I want to do music without worrying about anything else: Shreya Ghosal

Debarati Palit Singh
Tuesday, 8 August 2017


Shreya Ghosal, who launched her single Dhadkane Azad Hain recently, says that today music is being created very casually

Super talented singers like Shaan, Sonu Nigam, Sunidhi Chauhan and Shreya Ghosal are not being heard in Bollywood films so often? Have the singers, who were such an integral part of the film industry for more than two decades or so, become choosy about their work? Or aren’t they being offered good projects?  

The melody queen of Bollywood Shreya laments that she’s not getting the right kind of songs these days. “I am getting a mix of great and mediocre songs. A song needs to be exciting enough to be great and heard. The day I record an exceptional song, I know that when it’s out, it will make a mark. I am singing a lot of songs but I know a lot of them will fizzle out because they are not great music or the film isn’t that great.

There are too many combinations for a song to work,” she says adding that music labels support certain kind of songs and films.

Fun creating own music  
Shreya recently launched her single — Dhadkane Azad Hain, composed by Deepak Pandit and written by Manoj Muntashir. The song’s video has been directed by Parasher Baruah. This is for the first time that Shreya has sung, produced and featured in a music video.

She says, “This is my first attempt in creating independent music, which is free of any film or music label. It’s purely for my fans, so they can have access to it on my YouTube channel. It was fun creating my own music.”

Shreya, who has given several hits like Silsila Ye Chahat Ka, Jaadu Hai Nasha Hai, Foolishq, Mohe Rang Do Laal, among others, however, is not the first singer to venture into independent music. Her contemporaries including Shaan, Sonu and Sunidhi have all ventured into indie music.   

Ask Shreya why she felt the need to make indie music and she says, “There’s always this point in life when you think, ‘What’s next?’ All these years, I have been doing film music predominantly, be it Hindi or other languages, and I get a lot of joy doing different kinds of music. But when you are doing film music, you have that one kind of storyline and attachments with the film, so sometimes you cannot do the kind of music you want to do. I want to do music without worrying about anything else and it’s that independence that I want to enjoy. So, I think this is the right time to do and I will do more such music in the future.”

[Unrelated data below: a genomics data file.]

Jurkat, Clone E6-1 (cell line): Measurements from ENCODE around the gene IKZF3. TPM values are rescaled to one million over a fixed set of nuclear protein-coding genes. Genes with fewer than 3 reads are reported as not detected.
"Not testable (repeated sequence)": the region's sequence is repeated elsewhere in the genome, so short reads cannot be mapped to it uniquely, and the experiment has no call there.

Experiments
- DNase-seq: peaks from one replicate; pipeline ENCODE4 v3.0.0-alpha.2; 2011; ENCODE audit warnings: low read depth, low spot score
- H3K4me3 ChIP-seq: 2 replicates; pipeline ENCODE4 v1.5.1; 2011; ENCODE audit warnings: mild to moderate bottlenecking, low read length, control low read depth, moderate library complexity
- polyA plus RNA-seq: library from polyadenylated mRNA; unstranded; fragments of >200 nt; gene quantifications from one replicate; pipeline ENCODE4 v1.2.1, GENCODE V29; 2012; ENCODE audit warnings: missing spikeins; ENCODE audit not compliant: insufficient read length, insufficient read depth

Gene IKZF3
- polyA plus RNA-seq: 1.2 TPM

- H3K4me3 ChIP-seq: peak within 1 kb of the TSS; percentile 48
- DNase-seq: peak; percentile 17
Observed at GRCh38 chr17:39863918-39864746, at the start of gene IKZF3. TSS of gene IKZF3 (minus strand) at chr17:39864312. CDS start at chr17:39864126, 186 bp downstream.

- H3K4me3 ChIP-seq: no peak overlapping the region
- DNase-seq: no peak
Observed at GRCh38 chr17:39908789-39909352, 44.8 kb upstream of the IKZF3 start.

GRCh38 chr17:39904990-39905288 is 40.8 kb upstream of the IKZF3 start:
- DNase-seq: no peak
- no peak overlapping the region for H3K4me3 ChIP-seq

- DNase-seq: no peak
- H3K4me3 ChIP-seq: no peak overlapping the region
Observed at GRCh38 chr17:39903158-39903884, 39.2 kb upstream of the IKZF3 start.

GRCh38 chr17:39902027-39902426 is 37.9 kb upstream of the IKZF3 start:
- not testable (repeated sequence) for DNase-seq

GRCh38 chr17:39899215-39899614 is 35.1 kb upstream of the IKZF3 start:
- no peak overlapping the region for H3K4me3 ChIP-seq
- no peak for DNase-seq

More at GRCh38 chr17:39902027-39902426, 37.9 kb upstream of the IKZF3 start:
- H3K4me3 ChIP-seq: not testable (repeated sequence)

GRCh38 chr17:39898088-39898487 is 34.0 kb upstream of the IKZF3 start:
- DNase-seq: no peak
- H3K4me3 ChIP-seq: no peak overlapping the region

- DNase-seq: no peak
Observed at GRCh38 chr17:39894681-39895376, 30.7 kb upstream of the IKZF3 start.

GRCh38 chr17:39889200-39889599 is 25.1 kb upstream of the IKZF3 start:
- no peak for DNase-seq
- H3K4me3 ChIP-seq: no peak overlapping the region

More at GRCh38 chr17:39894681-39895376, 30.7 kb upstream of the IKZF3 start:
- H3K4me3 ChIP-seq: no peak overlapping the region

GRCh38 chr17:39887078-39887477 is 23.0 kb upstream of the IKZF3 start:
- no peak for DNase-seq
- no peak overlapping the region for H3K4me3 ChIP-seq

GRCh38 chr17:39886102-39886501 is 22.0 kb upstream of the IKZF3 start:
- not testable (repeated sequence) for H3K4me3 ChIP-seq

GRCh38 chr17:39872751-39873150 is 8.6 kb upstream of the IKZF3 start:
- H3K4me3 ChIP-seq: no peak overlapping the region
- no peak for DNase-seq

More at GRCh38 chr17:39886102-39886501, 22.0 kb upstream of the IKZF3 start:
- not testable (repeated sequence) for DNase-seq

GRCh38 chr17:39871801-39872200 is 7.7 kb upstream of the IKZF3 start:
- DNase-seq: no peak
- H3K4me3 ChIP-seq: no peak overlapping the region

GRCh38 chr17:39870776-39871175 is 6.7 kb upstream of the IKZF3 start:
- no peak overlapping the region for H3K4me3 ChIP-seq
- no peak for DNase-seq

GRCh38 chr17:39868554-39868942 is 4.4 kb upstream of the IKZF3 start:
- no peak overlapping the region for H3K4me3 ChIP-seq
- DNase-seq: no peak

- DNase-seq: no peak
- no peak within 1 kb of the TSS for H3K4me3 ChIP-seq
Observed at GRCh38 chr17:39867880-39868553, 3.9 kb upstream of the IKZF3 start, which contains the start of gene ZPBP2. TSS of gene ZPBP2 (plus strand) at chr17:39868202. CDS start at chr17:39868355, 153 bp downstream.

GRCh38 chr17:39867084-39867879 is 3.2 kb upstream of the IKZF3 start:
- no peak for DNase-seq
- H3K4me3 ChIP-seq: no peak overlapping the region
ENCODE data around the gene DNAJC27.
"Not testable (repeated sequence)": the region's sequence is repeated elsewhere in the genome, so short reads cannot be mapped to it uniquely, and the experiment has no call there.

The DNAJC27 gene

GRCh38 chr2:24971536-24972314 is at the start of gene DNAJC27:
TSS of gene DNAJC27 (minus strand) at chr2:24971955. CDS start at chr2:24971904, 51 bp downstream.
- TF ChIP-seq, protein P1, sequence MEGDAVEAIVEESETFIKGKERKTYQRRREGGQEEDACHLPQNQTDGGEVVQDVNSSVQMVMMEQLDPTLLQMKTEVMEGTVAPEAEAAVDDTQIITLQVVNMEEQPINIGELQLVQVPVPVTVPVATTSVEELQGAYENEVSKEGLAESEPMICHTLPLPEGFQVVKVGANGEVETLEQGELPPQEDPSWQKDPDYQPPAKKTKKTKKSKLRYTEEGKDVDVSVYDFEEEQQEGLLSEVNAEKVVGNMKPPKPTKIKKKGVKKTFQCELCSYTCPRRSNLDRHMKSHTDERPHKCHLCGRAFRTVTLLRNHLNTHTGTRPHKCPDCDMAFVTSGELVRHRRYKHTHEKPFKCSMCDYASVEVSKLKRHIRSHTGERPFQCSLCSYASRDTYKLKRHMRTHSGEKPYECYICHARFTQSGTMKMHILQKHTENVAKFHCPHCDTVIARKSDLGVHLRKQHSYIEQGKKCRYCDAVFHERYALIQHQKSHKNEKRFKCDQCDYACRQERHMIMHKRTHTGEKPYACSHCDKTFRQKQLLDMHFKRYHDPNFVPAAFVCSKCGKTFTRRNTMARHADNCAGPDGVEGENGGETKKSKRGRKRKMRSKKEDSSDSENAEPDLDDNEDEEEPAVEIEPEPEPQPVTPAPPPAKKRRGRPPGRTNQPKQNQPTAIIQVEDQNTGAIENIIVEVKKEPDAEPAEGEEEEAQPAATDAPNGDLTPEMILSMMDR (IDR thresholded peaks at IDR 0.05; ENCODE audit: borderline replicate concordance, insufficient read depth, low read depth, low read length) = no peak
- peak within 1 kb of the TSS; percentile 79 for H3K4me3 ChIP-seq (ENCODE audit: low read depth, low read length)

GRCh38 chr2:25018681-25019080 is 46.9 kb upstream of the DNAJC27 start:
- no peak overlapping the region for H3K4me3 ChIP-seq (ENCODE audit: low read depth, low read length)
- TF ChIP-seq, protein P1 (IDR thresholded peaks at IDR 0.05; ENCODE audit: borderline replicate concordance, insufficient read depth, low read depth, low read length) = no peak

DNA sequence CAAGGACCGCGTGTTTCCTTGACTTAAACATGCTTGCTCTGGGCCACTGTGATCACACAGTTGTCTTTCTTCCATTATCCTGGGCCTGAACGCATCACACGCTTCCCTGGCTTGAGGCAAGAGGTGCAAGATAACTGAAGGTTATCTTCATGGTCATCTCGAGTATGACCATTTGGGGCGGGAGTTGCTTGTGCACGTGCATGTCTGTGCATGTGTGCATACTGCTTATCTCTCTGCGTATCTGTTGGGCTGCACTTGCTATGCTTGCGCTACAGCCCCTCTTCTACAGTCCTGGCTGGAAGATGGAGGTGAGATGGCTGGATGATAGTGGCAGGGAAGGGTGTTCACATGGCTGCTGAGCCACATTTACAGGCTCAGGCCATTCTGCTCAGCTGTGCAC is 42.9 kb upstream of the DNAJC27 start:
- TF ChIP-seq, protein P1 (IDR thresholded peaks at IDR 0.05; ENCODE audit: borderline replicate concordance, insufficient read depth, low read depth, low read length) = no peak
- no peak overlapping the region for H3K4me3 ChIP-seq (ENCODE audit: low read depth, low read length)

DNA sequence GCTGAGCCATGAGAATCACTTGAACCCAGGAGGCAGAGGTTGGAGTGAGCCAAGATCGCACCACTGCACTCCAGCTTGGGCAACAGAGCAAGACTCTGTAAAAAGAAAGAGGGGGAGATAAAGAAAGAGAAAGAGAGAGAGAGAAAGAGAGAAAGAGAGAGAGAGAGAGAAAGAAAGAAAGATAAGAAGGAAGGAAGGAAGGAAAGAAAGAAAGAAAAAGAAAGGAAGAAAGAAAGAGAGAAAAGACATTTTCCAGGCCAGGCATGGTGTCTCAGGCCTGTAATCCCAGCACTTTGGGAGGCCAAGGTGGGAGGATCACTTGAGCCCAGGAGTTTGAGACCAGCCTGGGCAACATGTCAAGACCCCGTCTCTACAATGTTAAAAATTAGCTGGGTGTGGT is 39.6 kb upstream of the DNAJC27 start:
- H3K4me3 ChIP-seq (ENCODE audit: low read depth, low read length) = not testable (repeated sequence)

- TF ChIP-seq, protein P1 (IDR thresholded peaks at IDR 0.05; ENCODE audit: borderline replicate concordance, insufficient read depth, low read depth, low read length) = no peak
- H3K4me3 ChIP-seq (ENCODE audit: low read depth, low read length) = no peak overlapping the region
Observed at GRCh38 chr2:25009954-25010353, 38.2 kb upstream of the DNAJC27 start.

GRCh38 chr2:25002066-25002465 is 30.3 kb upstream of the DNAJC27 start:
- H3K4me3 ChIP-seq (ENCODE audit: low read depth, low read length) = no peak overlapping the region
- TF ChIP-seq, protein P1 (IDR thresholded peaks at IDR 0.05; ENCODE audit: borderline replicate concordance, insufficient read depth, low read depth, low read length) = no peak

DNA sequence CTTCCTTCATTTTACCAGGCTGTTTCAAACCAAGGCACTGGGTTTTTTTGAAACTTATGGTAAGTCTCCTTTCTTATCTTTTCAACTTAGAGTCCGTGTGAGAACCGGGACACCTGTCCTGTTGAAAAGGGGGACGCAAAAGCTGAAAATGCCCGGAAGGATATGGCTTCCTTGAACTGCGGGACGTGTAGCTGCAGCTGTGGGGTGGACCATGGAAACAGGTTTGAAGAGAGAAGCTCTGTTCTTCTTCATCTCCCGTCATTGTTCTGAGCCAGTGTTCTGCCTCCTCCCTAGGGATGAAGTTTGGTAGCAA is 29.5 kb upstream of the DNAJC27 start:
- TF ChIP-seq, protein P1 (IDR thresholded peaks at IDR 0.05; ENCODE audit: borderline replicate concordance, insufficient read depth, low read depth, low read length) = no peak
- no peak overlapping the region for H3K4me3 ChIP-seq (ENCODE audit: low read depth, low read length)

Why go independent
Lately, Bollywood has been churning out similar kind of music. One either gets to hear remakes, slow tracks or party numbers. The talented singer says that creative dissatisfaction was also one of the reasons for her to foray into independent music.

“Those making film songs have certain kind of fears or insecurities so they keep making blockbuster tracks, songs that will get a billion hits in a certain number of days or a party rocker which will draw the audience to the theatre. But there is no real support to the belief that music should be more driven by passion and not numbers and commercial success. Not too many amazing songs are happening and even if they are making an amazing song, it’s mostly for a film, which again needs to be promoted well so that the song reaches a larger audience. Luck here plays a very big role because singers have to get those kind of songs. But I think things will change.”

Shreya believes that the era of indie pop should return and playback singers should also try their hand at creating indie music. “The music they create are their own expressions and shows who you are. Also, those who follow Indian films know about playback singers. Abroad there’s no concept of playback singing and it sounds bizarre to them. For them, an artist is an artist,” she adds.

Create something extraordinary
Bollywood today is flooded with singers. This sometimes leaves the listeners perplexed because they lose track of the number of singers making their debut every now and then.

But Shreya says that the emerging talent shouldn’t be a problem. “As long as singers have a unique identity or a distinct voice, it’s absolutely fine. If you have good talent, it should be promoted. But that’s not happening. Often, the voices sound repetitive, monotonous and not so great. We are making music very casually. The songs they sing are aggressively promoted because of which they run for two weeks and then die out.”

For singers to survive, they need to make a mark. “Even a blockbuster song is a combination of a great voice, composition, meaningful lyrics and some production values. The heart is missing and this is not a very healthy atmosphere. I am saying this in spite of the fact that I, myself, have sung songs which I am not very proud of. At the end of the day, we need to create something extraordinary and new, which will reach the heart of the people.”

She says that even though she knows that she is not singing a great song she still tries to enjoy the process so that it shows in the song. 

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